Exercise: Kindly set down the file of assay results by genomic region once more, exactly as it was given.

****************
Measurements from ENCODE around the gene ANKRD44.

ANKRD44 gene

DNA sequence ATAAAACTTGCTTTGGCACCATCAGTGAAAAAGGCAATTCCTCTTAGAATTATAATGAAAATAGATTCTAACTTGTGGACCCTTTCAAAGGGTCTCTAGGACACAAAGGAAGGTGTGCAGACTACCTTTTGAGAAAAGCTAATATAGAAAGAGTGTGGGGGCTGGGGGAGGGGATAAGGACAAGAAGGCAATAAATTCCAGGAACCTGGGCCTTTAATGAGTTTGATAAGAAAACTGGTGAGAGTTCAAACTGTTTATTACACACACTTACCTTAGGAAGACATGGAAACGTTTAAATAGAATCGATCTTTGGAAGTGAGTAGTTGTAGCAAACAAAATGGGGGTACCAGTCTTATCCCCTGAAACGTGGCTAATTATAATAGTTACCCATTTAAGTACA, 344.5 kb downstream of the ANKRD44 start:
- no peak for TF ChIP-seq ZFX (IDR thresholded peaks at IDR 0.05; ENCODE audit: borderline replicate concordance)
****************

Measurements from ENCODE around the gene ANKRD44.

ANKRD44 gene

DNA sequence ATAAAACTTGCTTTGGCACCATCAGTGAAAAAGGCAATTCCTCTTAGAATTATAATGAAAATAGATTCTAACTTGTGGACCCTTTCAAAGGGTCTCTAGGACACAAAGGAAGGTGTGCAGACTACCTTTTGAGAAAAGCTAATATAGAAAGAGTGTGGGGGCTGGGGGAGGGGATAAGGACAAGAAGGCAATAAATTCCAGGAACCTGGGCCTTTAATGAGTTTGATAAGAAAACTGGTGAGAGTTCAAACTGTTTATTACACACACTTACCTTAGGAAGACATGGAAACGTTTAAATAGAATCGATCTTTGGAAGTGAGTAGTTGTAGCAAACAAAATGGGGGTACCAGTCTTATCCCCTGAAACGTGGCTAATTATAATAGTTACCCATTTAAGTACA, 344.5 kb downstream of the ANKRD44 start:
- no peak for TF ChIP-seq ZFX (IDR thresholded peaks at IDR 0.05; ENCODE audit: borderline replicate concordance)